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Where is the bottleneck in RAM access?

post #1 of 2
Thread Starter 
I am still an amateur when it comes to this stuff but I feel I should post my findings even though its not fully tested, which was the reason for the delay as I could have released this info years ago. And if true, its quite important for you to know. It seems a little funny this forum has separate categories for “intel memory” and “amd memory”, I shouldn’t double post, but I am sure word will get around.

When I was designing my computer years ago, I noticed something funny about the ram. While the speeds increased, the latencies increased as well. They were being sped up and then slowed down at the same time. This made me think the chips might have been exactly the same. I like to use spreadsheets so I mapped it. And yes, there was a common denominator, and I was correct. This was great because I could choose the slowest ram as it was cheaper.

CAS+RCD+RP+RAS is, I am guessing a sequence of operations requiring a certain time in nanoseconds to perform their operation. Increasing the megahertz frequency, requires an increase of clock cycles (latency) to readjust to the ‘certain time’. I am not sure if the other numbers are sequential with the first (RC RFC RRD WR WTR RTP) or if they are responsible for some of the nonlinear product ratings when getting to lower latencies/speeds (latencies like 3-4-3).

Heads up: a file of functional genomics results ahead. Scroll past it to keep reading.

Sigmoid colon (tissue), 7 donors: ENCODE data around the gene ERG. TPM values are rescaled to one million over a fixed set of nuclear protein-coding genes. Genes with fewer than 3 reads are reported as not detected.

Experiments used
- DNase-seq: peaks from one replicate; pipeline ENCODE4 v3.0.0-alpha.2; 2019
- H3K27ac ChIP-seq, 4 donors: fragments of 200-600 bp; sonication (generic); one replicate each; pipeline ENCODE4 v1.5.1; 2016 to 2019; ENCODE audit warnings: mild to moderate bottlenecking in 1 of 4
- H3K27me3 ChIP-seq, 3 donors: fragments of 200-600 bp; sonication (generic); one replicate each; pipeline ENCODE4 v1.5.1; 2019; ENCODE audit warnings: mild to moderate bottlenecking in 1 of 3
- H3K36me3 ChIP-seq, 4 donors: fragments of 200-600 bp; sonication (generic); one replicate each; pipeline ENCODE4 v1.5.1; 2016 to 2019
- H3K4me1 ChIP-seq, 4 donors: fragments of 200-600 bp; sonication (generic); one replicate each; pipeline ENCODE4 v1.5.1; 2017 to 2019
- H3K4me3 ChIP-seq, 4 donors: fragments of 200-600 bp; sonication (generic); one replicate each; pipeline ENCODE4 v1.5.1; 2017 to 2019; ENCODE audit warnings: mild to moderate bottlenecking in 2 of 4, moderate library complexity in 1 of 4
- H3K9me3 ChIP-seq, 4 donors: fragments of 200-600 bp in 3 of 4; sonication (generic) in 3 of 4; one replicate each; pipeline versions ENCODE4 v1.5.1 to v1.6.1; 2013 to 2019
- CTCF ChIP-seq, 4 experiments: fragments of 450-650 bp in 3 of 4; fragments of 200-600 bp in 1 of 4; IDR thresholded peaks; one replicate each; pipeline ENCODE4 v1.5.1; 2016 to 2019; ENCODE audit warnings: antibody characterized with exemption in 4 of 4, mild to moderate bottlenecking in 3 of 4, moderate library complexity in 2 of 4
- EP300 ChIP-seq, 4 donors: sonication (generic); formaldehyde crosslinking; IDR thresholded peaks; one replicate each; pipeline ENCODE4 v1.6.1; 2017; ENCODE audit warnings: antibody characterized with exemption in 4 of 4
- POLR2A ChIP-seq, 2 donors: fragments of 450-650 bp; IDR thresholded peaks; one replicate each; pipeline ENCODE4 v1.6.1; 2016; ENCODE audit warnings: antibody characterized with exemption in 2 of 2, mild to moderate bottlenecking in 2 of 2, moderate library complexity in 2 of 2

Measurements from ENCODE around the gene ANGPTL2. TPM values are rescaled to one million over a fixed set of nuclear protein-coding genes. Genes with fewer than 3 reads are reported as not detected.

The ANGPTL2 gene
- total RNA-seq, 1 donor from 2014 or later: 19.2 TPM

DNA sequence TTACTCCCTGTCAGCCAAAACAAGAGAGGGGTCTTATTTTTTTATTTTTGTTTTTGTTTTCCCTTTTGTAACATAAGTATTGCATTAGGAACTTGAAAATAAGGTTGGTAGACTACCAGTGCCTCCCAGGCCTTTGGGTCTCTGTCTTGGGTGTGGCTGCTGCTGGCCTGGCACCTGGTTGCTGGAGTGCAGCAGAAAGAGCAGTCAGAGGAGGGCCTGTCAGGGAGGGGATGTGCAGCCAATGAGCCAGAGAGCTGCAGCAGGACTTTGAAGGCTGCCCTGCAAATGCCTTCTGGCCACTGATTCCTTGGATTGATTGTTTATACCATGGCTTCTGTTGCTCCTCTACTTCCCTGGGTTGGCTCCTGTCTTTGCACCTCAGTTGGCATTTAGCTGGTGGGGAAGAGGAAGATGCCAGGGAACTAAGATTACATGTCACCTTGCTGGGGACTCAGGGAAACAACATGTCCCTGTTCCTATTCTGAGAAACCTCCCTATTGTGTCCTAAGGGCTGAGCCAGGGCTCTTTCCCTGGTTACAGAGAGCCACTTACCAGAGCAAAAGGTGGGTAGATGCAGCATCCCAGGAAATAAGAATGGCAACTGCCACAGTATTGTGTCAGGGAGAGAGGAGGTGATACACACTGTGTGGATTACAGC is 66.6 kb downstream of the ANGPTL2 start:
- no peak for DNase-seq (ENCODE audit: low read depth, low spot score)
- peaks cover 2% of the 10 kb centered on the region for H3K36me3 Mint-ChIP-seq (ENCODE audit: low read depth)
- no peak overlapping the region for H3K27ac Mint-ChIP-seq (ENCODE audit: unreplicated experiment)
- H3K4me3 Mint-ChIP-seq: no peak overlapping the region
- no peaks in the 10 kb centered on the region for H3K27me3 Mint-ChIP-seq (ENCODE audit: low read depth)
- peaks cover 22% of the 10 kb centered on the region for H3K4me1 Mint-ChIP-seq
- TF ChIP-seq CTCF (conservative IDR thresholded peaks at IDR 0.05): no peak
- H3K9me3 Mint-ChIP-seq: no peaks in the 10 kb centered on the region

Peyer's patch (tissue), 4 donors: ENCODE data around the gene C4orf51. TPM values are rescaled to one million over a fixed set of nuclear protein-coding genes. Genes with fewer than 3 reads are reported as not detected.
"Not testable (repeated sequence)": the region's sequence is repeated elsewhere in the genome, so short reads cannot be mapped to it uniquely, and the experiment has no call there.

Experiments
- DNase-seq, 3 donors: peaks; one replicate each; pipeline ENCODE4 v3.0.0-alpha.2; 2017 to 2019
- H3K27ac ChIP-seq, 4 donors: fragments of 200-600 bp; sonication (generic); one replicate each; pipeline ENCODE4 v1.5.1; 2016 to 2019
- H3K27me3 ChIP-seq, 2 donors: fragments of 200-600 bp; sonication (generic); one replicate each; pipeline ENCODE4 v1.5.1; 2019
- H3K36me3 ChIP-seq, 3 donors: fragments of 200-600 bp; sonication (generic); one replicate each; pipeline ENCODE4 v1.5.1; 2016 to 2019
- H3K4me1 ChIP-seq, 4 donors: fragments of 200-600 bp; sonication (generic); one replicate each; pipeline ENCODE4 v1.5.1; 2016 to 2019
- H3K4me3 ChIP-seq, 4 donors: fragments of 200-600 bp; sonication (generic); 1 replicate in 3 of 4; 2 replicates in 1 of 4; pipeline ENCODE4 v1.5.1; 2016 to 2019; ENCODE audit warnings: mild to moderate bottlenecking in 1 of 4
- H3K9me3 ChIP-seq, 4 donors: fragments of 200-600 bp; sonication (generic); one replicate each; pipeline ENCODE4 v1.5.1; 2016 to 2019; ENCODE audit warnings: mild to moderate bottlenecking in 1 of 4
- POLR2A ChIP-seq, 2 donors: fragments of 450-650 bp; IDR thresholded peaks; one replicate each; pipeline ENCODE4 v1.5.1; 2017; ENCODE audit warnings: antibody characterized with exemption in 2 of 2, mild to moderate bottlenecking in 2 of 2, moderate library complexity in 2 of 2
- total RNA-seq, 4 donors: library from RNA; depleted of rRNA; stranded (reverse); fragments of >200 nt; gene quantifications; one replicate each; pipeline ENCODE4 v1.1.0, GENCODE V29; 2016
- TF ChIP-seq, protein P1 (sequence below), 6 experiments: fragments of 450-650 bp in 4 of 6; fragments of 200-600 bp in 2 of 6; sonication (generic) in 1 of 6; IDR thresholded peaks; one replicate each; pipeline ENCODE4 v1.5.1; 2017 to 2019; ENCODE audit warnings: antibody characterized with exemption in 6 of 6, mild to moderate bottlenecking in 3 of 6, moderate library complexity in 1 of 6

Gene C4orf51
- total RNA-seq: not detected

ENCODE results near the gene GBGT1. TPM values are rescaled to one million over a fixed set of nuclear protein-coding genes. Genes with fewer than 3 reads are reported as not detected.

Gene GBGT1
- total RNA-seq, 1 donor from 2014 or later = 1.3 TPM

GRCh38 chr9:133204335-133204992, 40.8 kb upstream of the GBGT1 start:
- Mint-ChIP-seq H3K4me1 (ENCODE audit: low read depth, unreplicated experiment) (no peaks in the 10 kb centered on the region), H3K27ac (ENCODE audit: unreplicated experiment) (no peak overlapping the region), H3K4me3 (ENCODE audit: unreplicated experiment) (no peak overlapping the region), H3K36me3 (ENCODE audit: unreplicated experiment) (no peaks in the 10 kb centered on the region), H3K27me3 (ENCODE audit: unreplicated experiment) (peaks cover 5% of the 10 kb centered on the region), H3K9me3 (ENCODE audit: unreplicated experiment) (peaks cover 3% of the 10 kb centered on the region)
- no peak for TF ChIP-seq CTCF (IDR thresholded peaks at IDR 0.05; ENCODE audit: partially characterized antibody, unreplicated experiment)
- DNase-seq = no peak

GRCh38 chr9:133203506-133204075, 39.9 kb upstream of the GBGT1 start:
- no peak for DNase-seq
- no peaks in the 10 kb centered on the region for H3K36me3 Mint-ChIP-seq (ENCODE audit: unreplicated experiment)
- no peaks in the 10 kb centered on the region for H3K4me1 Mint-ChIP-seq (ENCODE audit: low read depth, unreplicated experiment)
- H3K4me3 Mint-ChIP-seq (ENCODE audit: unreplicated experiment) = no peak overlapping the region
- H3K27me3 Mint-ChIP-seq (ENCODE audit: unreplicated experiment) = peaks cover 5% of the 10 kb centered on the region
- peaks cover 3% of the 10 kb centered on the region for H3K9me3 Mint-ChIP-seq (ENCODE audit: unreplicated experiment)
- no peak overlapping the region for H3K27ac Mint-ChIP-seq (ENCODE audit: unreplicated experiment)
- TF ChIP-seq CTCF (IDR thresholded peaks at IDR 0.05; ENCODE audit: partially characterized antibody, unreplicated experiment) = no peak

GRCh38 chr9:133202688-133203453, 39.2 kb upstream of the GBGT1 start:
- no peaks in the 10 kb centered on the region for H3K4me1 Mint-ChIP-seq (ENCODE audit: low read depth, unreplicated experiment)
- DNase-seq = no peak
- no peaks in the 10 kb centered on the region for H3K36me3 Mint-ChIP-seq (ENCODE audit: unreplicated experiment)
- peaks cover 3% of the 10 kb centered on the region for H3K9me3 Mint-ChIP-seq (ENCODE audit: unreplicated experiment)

In my spreadsheet, I rated the memory based on the difference between latencies and the megahertz. The DDR mhz (eg: 800, as opposed to 400 for the actual ram freq) was divided by 133.3333….. (or 133+1/3) and I got an integer. This was divided by the sum of the three latency digits and this gave me a % value which I graded the ram on. Usually I got a rating of 44.444…%, slowest was 33.333…%. I collected overclockers results and different products. Best overclocker score I found was ‘the stilt’ getting 90% with D9’s at 4-2-2, 960mhz. These calculations still work with DDR3, so we can compare DDR2 with DDR3. Since the latency figures are integers and do not match well with the frequency so you will see some of the %’s are not quite the same (eg, 44.444 and 41.667, 55.55 and 50).
Product examples are:

(55%)2GB kit (1GBx2) BL2KIT12864AA663 DDR2 PC2-5300 3-3-3-12 UNBUFFERED NON-ECC DDR2-667 2.2V 128Meg x 64
(50%)2GB kit (1GBx2) BL2KIT12864AA1005 DDR2 PC2-8000 5-5-5-15 UNBUFFERED NON-ECC DDR2-1000 2.2V 128Meg x 64